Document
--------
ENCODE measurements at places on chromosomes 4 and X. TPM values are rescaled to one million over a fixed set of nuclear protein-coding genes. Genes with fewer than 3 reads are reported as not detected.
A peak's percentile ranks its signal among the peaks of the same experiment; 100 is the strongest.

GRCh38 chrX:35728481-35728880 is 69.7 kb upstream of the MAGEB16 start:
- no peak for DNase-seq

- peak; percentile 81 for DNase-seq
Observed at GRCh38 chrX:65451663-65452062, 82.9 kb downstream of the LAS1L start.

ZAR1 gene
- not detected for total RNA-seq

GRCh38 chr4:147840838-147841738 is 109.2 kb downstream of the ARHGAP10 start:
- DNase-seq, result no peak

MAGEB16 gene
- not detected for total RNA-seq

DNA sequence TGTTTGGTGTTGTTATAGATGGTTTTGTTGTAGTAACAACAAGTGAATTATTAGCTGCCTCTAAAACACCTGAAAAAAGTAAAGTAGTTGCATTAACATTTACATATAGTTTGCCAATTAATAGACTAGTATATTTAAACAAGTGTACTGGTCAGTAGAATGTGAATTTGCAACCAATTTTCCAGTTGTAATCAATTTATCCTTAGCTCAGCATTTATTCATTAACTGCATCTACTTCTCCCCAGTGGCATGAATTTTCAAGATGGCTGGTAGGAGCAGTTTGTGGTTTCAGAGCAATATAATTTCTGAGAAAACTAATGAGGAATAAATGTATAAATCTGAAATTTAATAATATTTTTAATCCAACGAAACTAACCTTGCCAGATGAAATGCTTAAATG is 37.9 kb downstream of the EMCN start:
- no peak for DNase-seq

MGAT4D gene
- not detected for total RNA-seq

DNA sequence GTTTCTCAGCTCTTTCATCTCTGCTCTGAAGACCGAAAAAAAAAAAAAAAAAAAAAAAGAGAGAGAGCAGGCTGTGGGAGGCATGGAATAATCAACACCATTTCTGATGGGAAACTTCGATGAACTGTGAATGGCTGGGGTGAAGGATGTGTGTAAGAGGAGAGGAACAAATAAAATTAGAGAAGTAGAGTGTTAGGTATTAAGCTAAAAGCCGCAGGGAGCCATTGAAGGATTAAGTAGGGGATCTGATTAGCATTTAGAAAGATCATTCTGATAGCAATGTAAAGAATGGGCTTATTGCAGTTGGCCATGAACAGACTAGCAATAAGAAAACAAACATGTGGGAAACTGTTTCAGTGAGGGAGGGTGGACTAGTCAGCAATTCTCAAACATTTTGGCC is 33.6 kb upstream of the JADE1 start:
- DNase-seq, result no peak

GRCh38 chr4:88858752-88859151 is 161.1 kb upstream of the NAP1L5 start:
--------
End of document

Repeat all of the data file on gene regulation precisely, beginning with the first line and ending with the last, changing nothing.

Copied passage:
ENCODE measurements at places on chromosomes 4 and X. TPM values are rescaled to one million over a fixed set of nuclear protein-coding genes. Genes with fewer than 3 reads are reported as not detected.
A peak's percentile ranks its signal among the peaks of the same experiment; 100 is the strongest.

GRCh38 chrX:35728481-35728880 is 69.7 kb upstream of the MAGEB16 start:
- no peak for DNase-seq

- peak; percentile 81 for DNase-seq
Observed at GRCh38 chrX:65451663-65452062, 82.9 kb downstream of the LAS1L start.

ZAR1 gene
- not detected for total RNA-seq

GRCh38 chr4:147840838-147841738 is 109.2 kb downstream of the ARHGAP10 start:
- DNase-seq, result no peak

MAGEB16 gene
- not detected for total RNA-seq

DNA sequence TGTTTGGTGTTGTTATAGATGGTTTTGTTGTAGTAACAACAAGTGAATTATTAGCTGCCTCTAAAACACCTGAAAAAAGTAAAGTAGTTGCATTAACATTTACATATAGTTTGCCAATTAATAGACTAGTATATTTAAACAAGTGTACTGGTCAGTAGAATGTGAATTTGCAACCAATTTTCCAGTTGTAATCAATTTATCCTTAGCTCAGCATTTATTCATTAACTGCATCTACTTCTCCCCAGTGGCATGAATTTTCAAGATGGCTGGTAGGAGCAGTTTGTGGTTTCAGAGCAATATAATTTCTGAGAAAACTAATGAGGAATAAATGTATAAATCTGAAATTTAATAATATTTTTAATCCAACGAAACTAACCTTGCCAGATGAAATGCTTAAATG is 37.9 kb downstream of the EMCN start:
- no peak for DNase-seq

MGAT4D gene
- not detected for total RNA-seq

DNA sequence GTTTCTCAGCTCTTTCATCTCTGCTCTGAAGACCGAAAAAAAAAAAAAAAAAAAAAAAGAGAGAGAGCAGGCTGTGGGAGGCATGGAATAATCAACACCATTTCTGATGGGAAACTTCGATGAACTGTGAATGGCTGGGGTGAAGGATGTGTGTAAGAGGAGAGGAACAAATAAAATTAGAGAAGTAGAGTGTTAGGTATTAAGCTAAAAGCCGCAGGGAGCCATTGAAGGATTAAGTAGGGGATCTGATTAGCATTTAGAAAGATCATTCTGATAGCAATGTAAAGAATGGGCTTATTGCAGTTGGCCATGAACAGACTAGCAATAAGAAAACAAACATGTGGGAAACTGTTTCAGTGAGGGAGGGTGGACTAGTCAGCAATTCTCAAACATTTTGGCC is 33.6 kb upstream of the JADE1 start:
- DNase-seq, result no peak

GRCh38 chr4:88858752-88859151 is 161.1 kb upstream of the NAP1L5 start: